2:00 - Introductory remarks about the role of Institutes at UMass (speaker: TBA)

2:10 - Lisa Sanders will give an overview of our current plans as an Institute of Cognitive Science while we enjoy great food and beverages!

2:30 - Andrew Barto, Computer Science

2:50 - Louise Antony, Philosophy

3:10 Caren Rotello, Cognitive Psychology

3:30 Poster session, more enjoying of great food and beverages

4:30 Rajesh Bhatt, Linguistics

4:50 Erik Cheries, Developmental Psychology

5:10 David Huber, Cognitive Psychology

This is a great opportunity for you to share your research with the local CogSci community who may not know what you've been up to - present a poster! If you have a poster from a recent or upcoming conference, please give it a second venue by presenting at our workshop. If you have work that is ready to turn into a poster, but don't otherwise have plans to present, we can print a poster for you - contact Lisa Sanders for details.

So that we can know how many people and posters to expect, please take a few seconds to click this link and then make one choice to indicate that you are coming. It will take a couple more minutes if you want to present a poster. Please let us know if you plan on coming soon, so that if the number of participants exceeds the space available in ILC N400, we can find another venue.

CogSci Elevator Pitch Mixer

On behalf of the students involved in the Cognitive Science Institute, Deniz Ozyildiz writes:

We are having a Cognitive Science Elevator Pitch Mixer this Thursday, October 23 at 7PM at Packard's in Northampton. 

This is an opportunity for everybody to give a brief and informal presentation of their research, to hear about what other people are up to and to meet grad students from other departments. It will be accompanied and followed by food and drinks. 

If you're interested, but feel that your research might be too domain specific (for instance, case assignment in Hungarian), this event is still for you!

Also, don't forget to sign up for the Cognitive Science workshop, to be held on Thursday, November 13 at 2PM, here.

EAPSI Fellowship Program

The National Science Foundation (NSF) East Asia and Pacific Summer Institutes (EAPSI) Fellowship Program provides U.S. graduate students in science and engineering with an opportunity to spend 8 weeks (10 weeks for Japan) during the summer conducting research at one of the seven host locations in East Asia and Pacific: Australia, China, Japan, Korea, New Zealand, Singapore, and Taiwan. The program is a collaboration between NSF and counterpart agencies in each host location.

EAPSI is open to graduate students who are U.S. citizens or permanent residents and are enrolled in a research-oriented Masters or Ph.D. program in science or engineering. Applicants must propose a research project in a field of science, engineering or STEM education supported by NSF, including Engineering; Computer and Information Science and Engineering; Mathematical and Physical Sciences (Mathematics, Physics, Astronomy, Chemistry, Materials Science); Biological Sciences; Geosciences; Social, Behavioral, and Economic Sciences; Education (STEM); and Multidisciplinary Research in these fields. Applicants identify and contact host researchers on their own, prior to submitting their EAPSI proposal; lists of prospective host institutions are available at the end of each Handbook.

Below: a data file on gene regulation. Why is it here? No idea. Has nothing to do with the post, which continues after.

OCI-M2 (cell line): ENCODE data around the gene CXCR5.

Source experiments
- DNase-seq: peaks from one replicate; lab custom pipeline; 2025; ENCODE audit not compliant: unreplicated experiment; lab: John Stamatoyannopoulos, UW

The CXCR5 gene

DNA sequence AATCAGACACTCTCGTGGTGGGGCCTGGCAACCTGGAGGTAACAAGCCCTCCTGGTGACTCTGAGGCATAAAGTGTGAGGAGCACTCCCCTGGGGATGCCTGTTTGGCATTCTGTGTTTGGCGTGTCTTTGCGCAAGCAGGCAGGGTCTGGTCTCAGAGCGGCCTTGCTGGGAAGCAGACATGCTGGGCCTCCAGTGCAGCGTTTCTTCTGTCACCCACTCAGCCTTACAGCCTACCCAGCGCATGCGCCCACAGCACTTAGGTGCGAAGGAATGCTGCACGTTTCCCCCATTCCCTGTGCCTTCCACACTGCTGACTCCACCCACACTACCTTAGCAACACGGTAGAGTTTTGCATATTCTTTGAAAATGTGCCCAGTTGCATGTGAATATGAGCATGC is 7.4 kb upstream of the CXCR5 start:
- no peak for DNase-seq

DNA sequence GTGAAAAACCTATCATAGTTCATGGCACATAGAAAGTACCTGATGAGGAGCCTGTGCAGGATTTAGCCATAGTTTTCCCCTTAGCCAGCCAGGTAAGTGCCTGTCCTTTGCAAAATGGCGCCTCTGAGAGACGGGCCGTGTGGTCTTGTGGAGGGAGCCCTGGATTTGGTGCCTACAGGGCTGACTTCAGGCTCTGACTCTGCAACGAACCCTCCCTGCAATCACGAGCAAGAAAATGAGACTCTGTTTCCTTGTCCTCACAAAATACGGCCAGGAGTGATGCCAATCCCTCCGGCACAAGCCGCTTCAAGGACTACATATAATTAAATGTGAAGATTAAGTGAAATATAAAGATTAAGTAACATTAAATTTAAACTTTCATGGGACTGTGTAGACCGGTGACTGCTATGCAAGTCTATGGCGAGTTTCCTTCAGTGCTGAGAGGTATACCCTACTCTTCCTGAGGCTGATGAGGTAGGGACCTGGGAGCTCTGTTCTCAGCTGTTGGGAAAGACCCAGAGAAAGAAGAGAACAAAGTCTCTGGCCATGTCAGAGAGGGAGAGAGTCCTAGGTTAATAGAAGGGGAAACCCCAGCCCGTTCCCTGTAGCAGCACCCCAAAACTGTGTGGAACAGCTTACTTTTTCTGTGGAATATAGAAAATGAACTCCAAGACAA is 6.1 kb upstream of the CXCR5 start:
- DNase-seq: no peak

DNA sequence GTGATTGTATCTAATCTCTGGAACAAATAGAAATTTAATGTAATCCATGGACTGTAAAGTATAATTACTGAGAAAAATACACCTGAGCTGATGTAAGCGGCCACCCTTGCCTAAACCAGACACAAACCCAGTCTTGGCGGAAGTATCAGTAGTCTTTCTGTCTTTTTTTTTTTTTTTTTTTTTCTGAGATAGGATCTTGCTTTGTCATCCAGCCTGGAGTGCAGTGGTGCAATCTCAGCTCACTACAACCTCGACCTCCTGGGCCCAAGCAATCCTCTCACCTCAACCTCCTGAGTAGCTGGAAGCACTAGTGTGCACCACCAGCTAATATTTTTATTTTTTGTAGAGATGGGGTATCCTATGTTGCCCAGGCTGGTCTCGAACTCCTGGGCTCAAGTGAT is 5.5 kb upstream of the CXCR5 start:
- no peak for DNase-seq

NSF provides EAPSI Fellows with a $5,000 stipend and roundtrip airplane ticket to the host location. Our foreign counterparts provide in-country living expenses and accommodations (arrangements vary by host location). Please see www.nsf.gov/eapsi for additional information for the Program Solicitation (NSF 13-593); host location-specific Handbooks; How to Apply Guide; and Helpful Tips Applicants.

In 2015, approximately 215 EAPSI Fellows travel to seven locations in the East Asia and Pacific:

Australia – 30

China – 40

Japan – 65

Korea – 25

New Zealand – 15

Singapore – 15

Taiwan - 25

The application submission deadline for the Summer 2015 is November 13, 2014.  

Area Workshops

Here’s a rundown of this week’s activities in the area workshops.

Semantics Workshop: Wednesday, 12:20-1:10, ILC N451

This meeting will be the first of two sessions concentrating on abstract writing. Seth will review a short (non-exhaustive) list of some general ‘pointers’ on abstract writing, which participants are invited to expand on or respond to. Following this, some faculty (definitely Seth) will share abstracts of theirs which were accepted and rejected, allowing participants to see the range of issues that can sometimes make a difference.

Finally, if there’s time remaining, we’ll begin to together constructively workshop students’ abstracts. Students are asked to bring recent abstracts of theirs, particularly abstracts that they will be submitting in the near future, so that we can together suggest improvements. This ‘workshop’ portion of the workshop will continue into the next session, if need be.

Psycholing Workshop: Thursday, 3:00-4:00, ILC N400

Amanda will talk about linking hypotheses between experimental data and theory, starting with a look at assumptions underlying eyetracking as a methodology, rounding out with a discussion of ERP in p-side research.

Syntax Workshop: Thursday, 4:00-5:00, ILC N451

Ethan Poole will be leading a discussion in preparation for Preminger's colloquium talk on Friday.

Phonology Workshop: Tuesday, 1:00-2:15, ILC N451.

This week Alex Nazarov will present his talk "Vowel reduction in Dutch” (in preparation for NELS) and Sang-Im Lee-Kim will present a talk on "Vowel transitions."